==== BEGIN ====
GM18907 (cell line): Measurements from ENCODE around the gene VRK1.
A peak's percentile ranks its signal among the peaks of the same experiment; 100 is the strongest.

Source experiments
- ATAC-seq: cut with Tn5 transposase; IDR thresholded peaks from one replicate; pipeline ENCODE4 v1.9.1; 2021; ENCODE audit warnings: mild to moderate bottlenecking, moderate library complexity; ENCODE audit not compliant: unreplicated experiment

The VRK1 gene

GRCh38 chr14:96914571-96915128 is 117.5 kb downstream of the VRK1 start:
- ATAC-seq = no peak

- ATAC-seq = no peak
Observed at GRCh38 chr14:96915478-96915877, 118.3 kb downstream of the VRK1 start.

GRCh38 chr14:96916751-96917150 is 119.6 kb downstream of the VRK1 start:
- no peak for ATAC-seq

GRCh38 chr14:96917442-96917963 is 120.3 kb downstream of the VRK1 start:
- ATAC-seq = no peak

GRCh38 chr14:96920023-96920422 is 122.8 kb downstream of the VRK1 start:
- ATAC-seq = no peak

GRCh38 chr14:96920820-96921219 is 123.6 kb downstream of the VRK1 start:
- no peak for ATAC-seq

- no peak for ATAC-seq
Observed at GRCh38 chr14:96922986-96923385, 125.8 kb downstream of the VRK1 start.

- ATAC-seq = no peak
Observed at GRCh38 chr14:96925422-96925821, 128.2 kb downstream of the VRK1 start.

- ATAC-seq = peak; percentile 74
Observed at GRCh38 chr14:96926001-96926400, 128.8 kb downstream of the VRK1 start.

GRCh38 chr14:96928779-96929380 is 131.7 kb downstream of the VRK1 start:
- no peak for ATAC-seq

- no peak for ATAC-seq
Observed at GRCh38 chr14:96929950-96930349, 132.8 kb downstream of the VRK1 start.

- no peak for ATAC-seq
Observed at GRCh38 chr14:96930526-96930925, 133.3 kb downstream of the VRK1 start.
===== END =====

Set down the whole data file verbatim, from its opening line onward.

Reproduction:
GM18907 (cell line): Measurements from ENCODE around the gene VRK1.
A peak's percentile ranks its signal among the peaks of the same experiment; 100 is the strongest.

Source experiments
- ATAC-seq: cut with Tn5 transposase; IDR thresholded peaks from one replicate; pipeline ENCODE4 v1.9.1; 2021; ENCODE audit warnings: mild to moderate bottlenecking, moderate library complexity; ENCODE audit not compliant: unreplicated experiment

The VRK1 gene

GRCh38 chr14:96914571-96915128 is 117.5 kb downstream of the VRK1 start:
- ATAC-seq = no peak

- ATAC-seq = no peak
Observed at GRCh38 chr14:96915478-96915877, 118.3 kb downstream of the VRK1 start.

GRCh38 chr14:96916751-96917150 is 119.6 kb downstream of the VRK1 start:
- no peak for ATAC-seq

GRCh38 chr14:96917442-96917963 is 120.3 kb downstream of the VRK1 start:
- ATAC-seq = no peak

GRCh38 chr14:96920023-96920422 is 122.8 kb downstream of the VRK1 start:
- ATAC-seq = no peak

GRCh38 chr14:96920820-96921219 is 123.6 kb downstream of the VRK1 start:
- no peak for ATAC-seq

- no peak for ATAC-seq
Observed at GRCh38 chr14:96922986-96923385, 125.8 kb downstream of the VRK1 start.

- ATAC-seq = no peak
Observed at GRCh38 chr14:96925422-96925821, 128.2 kb downstream of the VRK1 start.

- ATAC-seq = peak; percentile 74
Observed at GRCh38 chr14:96926001-96926400, 128.8 kb downstream of the VRK1 start.

GRCh38 chr14:96928779-96929380 is 131.7 kb downstream of the VRK1 start:
- no peak for ATAC-seq

- no peak for ATAC-seq
Observed at GRCh38 chr14:96929950-96930349, 132.8 kb downstream of the VRK1 start.

- no peak for ATAC-seq
Observed at GRCh38 chr14:96930526-96930925, 133.3 kb downstream of the VRK1 start.